Much to my Chagrin

henry miller

Henry Miller is a regular letterer, with his fair share of love letters written to fellow writer Anais Nin

Dear Friends,

I unabashedly declare my love for correspondence. Hell, I’ll shout it out from the rooftops, but I’d much rather write to you about it.

I wrote letters to friends I saw every day in school. We’d even exchange notes in class. I sent letters to a friend who didn’t go to the same school but lived in the same town. (We could’ve very easily met up but what can I say? It was novel sticking stamps and sealing envelopes. We liked thanking the postman.) Some of my best friendships were borne out of long languid letters to each other. I dare say I fell in love with the boy I first seriously wrote to. I’ve been guilty of telling many new friends – the kinds you have an immediate affinity with, but no real time to spend with in the flesh – to write to me. Before I wave goodbye with no confirmation that I’ll get to see them again, I hook them in an embrace, give them a kiss on the cheek and sigh a whisper promise to write.

Moving so often was painful because it left voids in my heart constantly needing to be filled. And filled they were, with notes that reminded me that love didn’t have to travel in person.

Words tasted sweeter when read in a love letter, and venom more poisonous when spat through hate mail. There’s an amplification to emotions when they’re delivered, wax sealed and all, in a letter. Be it joy, grief, rage or pure lust; there’s nothing more stark naked than emotions twinkling on a page through the words of another person.

Letters taught me how to walk through these emotions, so that when I felt them in real life – when I was looking up ahead instead of down and reading them from a piece of paper – I was prepared. The wind wasn’t knocked out of me, and I didn’t feel light on my feet. I knew what was coming from the words, because I’ve read them before.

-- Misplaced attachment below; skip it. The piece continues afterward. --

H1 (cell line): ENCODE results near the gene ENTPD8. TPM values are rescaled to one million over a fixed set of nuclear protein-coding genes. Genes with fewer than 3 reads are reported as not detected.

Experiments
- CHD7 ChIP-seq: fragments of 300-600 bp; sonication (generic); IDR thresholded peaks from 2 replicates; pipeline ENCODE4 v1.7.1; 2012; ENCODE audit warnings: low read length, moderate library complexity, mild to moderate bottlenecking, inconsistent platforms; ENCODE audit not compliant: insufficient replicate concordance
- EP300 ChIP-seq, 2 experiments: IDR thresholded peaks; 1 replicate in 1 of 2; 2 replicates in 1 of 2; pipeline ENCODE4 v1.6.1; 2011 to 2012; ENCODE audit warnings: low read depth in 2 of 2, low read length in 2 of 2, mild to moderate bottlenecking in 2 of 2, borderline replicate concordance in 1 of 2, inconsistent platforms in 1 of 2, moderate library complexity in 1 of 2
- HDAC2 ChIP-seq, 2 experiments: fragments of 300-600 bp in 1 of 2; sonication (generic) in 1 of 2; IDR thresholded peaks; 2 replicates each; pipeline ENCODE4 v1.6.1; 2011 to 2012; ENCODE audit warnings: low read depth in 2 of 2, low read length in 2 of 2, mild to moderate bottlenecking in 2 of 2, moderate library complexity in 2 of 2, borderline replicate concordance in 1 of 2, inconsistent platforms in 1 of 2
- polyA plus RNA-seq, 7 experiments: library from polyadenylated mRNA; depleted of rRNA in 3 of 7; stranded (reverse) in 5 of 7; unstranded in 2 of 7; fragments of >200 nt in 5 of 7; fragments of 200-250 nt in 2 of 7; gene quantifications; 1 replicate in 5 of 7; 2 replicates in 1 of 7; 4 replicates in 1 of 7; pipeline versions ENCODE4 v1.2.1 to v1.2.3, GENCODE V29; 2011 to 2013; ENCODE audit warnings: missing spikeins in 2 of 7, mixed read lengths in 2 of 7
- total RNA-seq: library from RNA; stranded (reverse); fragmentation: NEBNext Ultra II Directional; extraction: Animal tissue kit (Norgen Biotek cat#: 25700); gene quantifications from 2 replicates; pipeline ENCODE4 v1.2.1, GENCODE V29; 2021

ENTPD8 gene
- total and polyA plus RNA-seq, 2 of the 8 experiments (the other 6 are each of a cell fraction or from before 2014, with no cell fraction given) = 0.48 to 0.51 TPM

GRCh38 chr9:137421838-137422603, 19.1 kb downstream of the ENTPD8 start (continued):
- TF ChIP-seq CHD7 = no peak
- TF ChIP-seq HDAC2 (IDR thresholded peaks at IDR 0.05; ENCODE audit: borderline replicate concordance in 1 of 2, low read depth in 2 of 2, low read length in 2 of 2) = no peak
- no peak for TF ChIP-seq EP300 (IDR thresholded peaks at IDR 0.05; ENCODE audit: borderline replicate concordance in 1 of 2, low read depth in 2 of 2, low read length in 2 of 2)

I don’t hide how I feel about the likes of Hemingway and Steinbeck. Their staid and minimalist writing deemed a little too brusque for my tastes. I felt that my feminine sensibilities couldn’t appreciate the attempts of men trying to become real men. But I caught a whiff of Steinbeck’s letter to his son; incidentally, it was about love. And of Ted Hughes’ letter to his own son carrying advice on life (lest he went down the desolate road his mother meandered which culminated with her head in the oven*). They read like beacons of kindness coaxing the broken-hearted to mend. It surprised me – to see the smidgen of humanity and the capabilities of achieving such softness. I like it when I’m wrong sometimes, especially when I get to welcome warmth with realizing my mistakes.

Letters are invasive but they’re a private shell for just two people. You’ve Got Mail in all its Nora Ephron-Meg Ryan-Tom Hanks trifecta glory gave the glow of consuming words from another person addressed to you like a warm honey drink on a cold day. Ephron may have been right (or wrong!) about email cancelling out the romance of the love letter, but there’s very little in the world that can eradicate the effervescent excitement from reading emotion, whether it’s on paper or screen.

Write to me, write to him, write to her. To your Mum, your brother, your ex-lover. **

The world needs more love letters.



*Nick Hughes committed suicide in 2009. He hung himself and his sister Frieda had said he suffered from depression. I’d still like to think his father tried his best to keep him afloat. It probably made sense to why his letters were just so heavy with love and promise in the only way he knew how.

**Consider it the cheapest, most effective form of therapy.


M will reveal herself at a later stage, when she has decided whether or not this column will be her regular musing space.